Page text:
Mets Rewind Timeline

The 1964 baseball season was both celebratory — and disappointing — for the New York Mets. The season began with the excitement and hope of a new ballpark in Flushing Meadows, but the season ended much like the first two in franchise history (53-109).

January 3-4

Mets officially leave Polo Grounds
The Mets officially move their baseball and office equipment out of the Polo Grounds.

January 6

Mets sell first tickets to Shea Stadium opener
The New York Mets open ticket offices for advance ticket sale for the 1964 season at Shea Stadium. The New York Times reported, “Although it produced no overwhelming crush, the opening did result in an encouraging turnout. Surprisingly so considering that the Mets do not open their home season in the Stadium until April 17 when they play the Pittsburgh Pirates.

April 16

Shea Stadium christened
Holy Water from the Gowanus Canal, which passes near Ebbets Field, the Dodgers' old home, and Holy Water from the Harlem River where it flows past the Polo Grounds, the former longtime ballpark of the Giants and the Mets' home for the past two seasons is used to christened Shea Stadium. The ballpark's namesake, Bill Shea, credited with bringing the National League back to New York, pours the water from two bottles, blessing the Flushing Meadow structure on the eve of its debut.

April 17

Mets open Shea Stadium
After spending the first two years of their existence at the Polo Grounds, the Mets play their first game at Shea Stadium in front of 50,312 fans in Queens. The Amazins' drop the stadium opener to Pittsburgh, 4-3, with Willie Stargell hitting the first homer in the Flushing facility.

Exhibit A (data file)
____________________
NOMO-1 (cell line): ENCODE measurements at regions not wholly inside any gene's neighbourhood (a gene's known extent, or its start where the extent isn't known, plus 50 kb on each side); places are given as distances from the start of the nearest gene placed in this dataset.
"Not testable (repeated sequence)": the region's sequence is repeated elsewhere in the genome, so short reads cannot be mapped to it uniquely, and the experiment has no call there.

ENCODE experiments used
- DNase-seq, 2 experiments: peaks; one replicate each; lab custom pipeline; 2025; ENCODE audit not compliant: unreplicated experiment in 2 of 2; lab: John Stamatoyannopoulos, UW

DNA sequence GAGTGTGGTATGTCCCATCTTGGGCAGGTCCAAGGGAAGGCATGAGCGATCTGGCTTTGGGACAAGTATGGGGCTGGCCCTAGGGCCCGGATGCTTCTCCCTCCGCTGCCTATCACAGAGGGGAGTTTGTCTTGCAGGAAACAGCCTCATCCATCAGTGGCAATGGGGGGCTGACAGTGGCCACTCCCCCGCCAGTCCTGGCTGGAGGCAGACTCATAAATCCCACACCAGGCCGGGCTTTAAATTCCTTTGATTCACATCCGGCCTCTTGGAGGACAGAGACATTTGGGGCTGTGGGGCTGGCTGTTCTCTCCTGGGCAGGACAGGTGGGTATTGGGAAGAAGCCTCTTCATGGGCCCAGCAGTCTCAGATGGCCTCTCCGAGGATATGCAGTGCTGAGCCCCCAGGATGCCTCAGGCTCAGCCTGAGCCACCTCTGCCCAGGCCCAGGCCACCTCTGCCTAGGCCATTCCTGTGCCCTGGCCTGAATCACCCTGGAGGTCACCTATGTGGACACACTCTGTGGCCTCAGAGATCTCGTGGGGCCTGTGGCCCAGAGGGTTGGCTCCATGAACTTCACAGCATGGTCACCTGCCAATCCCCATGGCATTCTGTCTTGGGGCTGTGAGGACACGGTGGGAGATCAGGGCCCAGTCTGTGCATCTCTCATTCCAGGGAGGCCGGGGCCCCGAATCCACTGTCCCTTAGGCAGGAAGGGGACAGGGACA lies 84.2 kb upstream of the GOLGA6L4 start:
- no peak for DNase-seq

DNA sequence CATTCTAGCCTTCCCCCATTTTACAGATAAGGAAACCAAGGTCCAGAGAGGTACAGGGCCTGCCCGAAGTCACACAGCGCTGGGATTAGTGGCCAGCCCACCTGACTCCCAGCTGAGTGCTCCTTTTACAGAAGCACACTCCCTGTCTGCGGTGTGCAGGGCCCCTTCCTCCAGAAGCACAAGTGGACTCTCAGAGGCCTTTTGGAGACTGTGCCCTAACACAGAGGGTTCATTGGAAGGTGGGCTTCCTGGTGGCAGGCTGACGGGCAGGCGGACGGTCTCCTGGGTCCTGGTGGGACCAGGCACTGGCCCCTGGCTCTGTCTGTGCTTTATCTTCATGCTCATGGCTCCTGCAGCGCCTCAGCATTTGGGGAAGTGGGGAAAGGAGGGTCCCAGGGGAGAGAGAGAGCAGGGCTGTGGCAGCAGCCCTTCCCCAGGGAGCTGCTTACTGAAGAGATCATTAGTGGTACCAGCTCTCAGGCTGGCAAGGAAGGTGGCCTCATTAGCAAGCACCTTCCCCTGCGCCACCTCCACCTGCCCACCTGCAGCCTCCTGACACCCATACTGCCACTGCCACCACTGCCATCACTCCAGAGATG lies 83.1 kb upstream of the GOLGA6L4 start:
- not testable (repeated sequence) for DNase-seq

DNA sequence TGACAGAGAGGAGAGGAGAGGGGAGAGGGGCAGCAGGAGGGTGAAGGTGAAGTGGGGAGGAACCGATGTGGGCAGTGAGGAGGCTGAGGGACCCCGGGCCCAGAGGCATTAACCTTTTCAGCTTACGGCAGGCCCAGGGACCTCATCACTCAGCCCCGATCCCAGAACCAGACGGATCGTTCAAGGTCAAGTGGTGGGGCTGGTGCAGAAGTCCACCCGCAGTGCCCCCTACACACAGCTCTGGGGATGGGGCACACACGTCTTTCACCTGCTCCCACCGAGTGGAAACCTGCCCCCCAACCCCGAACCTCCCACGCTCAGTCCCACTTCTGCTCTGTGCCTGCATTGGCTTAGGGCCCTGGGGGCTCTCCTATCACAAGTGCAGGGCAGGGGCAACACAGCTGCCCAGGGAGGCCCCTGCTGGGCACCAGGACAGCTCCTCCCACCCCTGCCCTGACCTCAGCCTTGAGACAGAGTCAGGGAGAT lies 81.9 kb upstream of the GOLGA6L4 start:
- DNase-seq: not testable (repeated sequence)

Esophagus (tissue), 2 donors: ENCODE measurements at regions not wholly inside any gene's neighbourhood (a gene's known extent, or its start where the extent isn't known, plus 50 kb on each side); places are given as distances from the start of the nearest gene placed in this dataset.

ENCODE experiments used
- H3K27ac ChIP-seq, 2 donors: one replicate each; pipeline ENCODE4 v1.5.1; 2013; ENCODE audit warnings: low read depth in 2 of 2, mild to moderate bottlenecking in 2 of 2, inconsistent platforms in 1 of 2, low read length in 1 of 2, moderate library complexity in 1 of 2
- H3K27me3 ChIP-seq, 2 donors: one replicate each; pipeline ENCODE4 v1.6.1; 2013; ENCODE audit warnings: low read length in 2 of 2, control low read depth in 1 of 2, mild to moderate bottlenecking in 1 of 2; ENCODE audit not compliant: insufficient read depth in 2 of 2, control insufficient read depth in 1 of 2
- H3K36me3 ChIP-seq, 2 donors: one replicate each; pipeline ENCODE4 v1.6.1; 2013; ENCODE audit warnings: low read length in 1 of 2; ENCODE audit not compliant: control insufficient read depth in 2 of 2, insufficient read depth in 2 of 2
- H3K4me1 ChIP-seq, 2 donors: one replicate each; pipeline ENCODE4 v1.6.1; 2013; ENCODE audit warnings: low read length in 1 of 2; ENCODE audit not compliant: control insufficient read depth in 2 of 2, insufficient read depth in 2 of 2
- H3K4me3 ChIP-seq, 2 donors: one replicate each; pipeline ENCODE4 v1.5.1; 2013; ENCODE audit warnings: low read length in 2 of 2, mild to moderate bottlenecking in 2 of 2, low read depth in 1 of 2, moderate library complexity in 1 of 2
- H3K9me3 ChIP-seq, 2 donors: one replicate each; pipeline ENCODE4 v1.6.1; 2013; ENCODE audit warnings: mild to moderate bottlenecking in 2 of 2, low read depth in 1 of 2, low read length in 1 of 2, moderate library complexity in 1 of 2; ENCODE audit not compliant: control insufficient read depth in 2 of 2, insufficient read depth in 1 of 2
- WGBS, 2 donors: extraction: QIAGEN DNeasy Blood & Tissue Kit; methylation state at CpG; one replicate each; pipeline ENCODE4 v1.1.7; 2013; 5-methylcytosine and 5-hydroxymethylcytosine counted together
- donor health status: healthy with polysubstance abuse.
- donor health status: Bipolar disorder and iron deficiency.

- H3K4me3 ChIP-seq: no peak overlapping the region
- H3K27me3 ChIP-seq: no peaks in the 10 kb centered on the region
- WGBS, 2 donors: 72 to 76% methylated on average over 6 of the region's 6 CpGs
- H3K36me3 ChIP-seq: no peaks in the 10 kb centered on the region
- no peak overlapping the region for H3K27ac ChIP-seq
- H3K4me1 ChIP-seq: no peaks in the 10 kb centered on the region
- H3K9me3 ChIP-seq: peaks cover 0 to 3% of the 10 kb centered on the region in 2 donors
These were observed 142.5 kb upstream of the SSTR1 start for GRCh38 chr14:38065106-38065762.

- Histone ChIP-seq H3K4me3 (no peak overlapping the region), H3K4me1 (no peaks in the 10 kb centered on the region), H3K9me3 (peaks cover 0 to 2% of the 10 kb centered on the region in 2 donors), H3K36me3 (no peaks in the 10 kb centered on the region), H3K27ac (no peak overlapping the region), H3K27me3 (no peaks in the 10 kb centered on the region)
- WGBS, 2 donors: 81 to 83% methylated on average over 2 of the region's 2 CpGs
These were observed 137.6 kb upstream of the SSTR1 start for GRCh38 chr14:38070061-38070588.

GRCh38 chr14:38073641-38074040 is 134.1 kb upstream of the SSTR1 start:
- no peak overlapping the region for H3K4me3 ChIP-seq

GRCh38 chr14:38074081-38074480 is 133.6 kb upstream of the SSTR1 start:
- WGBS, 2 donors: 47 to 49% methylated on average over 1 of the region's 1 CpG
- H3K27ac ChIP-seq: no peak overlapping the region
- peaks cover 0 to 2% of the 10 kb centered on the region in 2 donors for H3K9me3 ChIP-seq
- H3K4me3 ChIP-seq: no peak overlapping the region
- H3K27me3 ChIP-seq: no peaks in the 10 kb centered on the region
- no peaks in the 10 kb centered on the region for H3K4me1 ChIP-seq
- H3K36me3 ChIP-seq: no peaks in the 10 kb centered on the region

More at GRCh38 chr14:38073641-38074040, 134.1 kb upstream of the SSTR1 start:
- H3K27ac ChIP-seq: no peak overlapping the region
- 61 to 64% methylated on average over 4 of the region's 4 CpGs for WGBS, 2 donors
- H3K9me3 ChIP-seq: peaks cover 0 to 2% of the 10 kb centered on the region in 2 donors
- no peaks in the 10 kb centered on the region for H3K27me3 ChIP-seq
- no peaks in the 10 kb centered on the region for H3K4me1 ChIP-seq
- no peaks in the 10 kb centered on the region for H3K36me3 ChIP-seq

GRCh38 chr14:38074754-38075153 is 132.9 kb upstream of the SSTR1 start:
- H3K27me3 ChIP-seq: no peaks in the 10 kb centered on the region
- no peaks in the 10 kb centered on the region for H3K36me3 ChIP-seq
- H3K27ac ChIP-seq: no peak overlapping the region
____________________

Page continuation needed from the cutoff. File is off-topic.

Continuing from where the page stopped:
April 19

Mets win first game at Shea
The Mets record their first win at Shea Stadium as Al Jackson shuts out the Pittsburgh Pirates, 6-0.

May 6

Mets host first night game at Shea
The Mets host their first night game at Shea Stadium against the Cincinnati Reds. Larry MacPhail, Franklin D. Roosevelt Jr. and Mets Board Chairman M. Donald Grant flip the switch on the new lights. The Mets fall to the Reds, 12-4.

May 31

Mets play 32 innings in doubleheader
Doubleheader vs. Giants ends with 8-6 SF win in the nightcap, in 23 innings. A few thousand from packed house of 57,037 are left at the finish, eating giveaway hot dog rolls with the concession stands long since closed.

May 31

Mets record first triple play in franchise history
The Mets execute an unusual two-man 6-6-3 triple play in the top of the 14th frame of the team's 23-inning marathon 8-6 loss to the Giants when shortstop Roy McMillan snares Orlando Cepeda's line drive headed for center field for the first out, tags second base to double off Jesus Alou for the second out, and then throws to first baseman Ed Kranepool to catch Willie Mays off first base for the final out. The play is the team's second triple-killing in the franchise's brief history, having pulled one off against Los Angeles in 1962, the team's inaugural season.

June 21

Bunning no hits Mets on Father's Day
On Father's Day, Phillies pitcher Jim Bunning becomes the first modern pitcher to toss a no-hitter in both leagues when he throws a perfect game to beat the Mets, 6-0.

July 7

Shea Stadium hosts All-Star Game
Shea Stadium plays host to the 1964 All-Star Game. It was the first (and only) midsummer classic played at the ballpark. Mets second baseman Ron Hunt makes franchise history as the first Mets starter in an All-Stare Game. He goes 1-for-3. The National League wins 7-4 on Johnny Callison's dramatic three-run walk-off home run.

August 5

Stengel, Dark rumors fly
Wire service reports claim Casey Stengel will be fired and replaced by San Francisco Giants manager, Alvin Dark. The Mets denied the rumors.

November 17

Berra signs two-year deal with the Mets
Yogi Berra signs a two-year contract with the Mets as a player-coach, earning $35,000 per season. Berra collects two hits in nine at-bats before retiring as a player.

November 23

Mets purchase Spahn
The Mets purchase Warren Spahn from the Braves. Spahn pitches one-half season for the Mets, recording a 4-12 record in twenty appearances before he was traded to the San Francisco Giants.

Read about the Mets as we dig deeper into memorable moments in franchise history, including games, player profiles and the record books.